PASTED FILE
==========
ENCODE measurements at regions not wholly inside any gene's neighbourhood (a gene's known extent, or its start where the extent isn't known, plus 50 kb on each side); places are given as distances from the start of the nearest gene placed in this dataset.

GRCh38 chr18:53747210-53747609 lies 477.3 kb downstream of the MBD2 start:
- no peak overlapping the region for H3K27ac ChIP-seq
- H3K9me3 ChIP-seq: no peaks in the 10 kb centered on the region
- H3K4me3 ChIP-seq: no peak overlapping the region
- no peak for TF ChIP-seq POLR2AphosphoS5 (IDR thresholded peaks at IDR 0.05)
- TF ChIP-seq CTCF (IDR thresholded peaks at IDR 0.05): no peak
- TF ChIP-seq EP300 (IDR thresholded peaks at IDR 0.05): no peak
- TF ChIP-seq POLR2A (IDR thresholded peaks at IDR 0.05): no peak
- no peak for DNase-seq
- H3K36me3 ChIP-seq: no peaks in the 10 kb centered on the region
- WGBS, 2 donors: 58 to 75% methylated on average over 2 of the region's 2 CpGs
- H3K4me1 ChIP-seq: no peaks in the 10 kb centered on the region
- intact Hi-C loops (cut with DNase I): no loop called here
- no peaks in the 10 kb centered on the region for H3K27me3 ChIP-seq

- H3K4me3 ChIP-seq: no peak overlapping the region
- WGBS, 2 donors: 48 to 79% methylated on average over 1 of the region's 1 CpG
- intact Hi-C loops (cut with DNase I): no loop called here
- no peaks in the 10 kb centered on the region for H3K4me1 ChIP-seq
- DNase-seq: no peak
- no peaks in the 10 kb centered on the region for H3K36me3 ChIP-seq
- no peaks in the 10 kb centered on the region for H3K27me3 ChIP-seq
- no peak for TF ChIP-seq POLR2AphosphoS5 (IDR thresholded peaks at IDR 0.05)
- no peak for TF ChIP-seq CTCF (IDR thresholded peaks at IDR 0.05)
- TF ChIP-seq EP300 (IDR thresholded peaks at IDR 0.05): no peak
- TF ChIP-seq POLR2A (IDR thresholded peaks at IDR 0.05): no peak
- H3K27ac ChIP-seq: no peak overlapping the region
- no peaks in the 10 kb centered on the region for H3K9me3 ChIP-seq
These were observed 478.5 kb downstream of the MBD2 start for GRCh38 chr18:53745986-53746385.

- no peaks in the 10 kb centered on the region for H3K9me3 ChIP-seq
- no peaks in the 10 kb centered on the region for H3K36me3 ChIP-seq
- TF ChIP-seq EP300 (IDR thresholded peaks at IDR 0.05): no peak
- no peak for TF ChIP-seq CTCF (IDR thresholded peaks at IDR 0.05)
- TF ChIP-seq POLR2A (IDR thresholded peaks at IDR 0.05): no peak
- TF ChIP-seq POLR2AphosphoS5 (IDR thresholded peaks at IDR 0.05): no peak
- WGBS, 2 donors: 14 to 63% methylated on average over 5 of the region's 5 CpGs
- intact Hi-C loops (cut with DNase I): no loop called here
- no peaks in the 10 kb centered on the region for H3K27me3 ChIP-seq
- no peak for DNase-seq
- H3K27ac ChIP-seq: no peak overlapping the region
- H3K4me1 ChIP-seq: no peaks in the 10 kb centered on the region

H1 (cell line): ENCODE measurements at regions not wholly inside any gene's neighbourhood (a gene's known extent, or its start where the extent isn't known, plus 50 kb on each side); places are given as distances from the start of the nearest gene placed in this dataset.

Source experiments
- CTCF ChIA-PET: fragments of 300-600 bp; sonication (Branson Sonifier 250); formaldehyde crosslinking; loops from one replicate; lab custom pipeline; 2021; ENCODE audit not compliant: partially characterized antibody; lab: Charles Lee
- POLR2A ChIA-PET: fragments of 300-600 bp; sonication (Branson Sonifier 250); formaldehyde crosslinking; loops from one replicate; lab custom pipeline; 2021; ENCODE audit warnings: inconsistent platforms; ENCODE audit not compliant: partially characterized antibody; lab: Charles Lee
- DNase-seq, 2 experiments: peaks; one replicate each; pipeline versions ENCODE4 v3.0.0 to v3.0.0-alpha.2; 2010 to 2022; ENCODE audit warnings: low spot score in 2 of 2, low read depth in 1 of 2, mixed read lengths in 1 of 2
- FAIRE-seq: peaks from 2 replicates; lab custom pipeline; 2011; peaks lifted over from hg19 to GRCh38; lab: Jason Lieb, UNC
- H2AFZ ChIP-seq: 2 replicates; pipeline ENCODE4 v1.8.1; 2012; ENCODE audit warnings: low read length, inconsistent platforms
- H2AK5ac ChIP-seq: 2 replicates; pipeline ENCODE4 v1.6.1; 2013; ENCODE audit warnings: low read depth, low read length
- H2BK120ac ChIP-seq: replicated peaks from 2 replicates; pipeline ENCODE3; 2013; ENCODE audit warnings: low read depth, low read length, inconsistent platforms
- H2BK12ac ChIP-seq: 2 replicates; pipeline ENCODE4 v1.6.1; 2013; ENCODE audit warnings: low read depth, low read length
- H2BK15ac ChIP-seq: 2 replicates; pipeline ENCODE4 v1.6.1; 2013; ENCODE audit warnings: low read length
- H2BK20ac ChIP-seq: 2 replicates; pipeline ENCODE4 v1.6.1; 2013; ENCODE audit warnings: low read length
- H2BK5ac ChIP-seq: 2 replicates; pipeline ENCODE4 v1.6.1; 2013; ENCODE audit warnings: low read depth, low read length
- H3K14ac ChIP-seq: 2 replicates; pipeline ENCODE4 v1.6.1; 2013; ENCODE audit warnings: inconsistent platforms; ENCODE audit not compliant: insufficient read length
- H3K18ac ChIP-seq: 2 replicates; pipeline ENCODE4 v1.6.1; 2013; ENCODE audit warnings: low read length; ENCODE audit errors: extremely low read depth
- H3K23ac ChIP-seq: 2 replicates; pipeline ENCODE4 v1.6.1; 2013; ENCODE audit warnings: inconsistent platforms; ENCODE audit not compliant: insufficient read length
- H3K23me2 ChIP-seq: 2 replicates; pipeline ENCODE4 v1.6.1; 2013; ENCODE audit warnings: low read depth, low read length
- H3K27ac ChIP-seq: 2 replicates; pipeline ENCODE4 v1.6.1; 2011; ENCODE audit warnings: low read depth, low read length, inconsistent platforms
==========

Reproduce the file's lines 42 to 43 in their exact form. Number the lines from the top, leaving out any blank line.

H1 (cell line): ENCODE measurements at regions not wholly inside any gene's neighbourhood (a gene's known extent, or its start where the extent isn't known, plus 50 kb on each side); places are given as distances from the start of the nearest gene placed in this dataset.

Source experiments